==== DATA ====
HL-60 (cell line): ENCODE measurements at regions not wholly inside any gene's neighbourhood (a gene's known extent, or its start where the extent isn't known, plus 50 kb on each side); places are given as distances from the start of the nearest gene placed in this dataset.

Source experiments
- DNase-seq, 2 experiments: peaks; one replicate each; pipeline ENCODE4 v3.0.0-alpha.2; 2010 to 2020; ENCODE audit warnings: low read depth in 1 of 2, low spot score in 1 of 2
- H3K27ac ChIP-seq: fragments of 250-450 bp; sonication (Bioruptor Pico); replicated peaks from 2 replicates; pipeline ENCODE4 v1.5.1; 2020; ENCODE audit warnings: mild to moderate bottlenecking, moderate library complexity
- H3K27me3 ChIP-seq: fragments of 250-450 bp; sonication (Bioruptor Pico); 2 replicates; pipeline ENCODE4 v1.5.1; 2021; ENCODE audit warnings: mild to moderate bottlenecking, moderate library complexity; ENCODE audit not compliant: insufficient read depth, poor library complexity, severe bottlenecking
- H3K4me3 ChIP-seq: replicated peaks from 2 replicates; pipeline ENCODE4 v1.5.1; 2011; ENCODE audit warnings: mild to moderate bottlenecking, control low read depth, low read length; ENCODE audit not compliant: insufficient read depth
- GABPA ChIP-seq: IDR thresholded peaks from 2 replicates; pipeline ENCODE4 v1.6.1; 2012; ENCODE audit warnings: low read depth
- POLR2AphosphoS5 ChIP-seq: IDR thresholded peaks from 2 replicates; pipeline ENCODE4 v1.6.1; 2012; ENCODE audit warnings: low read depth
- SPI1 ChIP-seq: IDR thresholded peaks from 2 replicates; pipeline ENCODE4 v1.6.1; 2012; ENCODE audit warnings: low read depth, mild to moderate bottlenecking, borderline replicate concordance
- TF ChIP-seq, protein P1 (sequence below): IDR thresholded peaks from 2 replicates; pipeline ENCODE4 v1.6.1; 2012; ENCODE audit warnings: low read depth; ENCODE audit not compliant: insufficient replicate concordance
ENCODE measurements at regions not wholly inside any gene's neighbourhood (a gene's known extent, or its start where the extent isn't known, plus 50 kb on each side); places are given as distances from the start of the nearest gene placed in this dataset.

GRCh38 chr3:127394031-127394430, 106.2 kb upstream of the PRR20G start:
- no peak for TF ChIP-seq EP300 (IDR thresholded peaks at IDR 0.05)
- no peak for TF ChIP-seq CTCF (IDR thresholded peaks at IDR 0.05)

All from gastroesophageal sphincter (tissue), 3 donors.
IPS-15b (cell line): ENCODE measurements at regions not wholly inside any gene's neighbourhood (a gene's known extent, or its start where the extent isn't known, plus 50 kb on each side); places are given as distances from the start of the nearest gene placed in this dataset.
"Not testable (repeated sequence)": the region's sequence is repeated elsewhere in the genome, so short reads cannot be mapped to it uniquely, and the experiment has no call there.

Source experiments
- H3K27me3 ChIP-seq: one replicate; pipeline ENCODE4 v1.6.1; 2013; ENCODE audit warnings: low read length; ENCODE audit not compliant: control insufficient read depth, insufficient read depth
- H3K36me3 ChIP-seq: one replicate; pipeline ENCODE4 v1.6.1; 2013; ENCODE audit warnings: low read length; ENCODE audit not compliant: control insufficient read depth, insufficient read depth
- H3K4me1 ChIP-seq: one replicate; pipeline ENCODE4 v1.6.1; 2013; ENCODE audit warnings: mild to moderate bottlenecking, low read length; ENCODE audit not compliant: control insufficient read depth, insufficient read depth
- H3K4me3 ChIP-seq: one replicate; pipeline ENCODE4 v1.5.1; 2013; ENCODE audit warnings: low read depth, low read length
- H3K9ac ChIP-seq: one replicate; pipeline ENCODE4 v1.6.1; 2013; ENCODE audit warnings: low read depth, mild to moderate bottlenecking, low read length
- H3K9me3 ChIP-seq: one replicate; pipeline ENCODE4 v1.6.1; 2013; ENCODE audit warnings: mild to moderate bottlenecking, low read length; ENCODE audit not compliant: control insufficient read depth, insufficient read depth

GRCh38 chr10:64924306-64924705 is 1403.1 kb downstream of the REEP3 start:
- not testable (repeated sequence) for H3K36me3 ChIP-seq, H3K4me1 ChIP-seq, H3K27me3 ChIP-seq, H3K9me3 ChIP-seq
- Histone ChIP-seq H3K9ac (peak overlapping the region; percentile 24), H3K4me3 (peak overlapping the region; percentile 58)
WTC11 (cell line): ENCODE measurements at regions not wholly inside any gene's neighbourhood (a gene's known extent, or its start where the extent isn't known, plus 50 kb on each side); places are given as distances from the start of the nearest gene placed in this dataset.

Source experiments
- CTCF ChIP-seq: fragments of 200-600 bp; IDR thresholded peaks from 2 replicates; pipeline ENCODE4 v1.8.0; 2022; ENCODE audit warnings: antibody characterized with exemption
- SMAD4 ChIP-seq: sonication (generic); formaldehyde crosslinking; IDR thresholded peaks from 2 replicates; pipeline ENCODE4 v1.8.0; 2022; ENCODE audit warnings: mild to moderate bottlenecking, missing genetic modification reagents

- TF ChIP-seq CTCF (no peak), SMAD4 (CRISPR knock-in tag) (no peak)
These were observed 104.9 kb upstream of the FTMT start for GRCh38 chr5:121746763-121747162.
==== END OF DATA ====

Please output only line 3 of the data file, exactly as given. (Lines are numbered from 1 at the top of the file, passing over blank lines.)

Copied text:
- DNase-seq, 2 experiments: peaks; one replicate each; pipeline ENCODE4 v3.0.0-alpha.2; 2010 to 2020; ENCODE audit warnings: low read depth in 1 of 2, low spot score in 1 of 2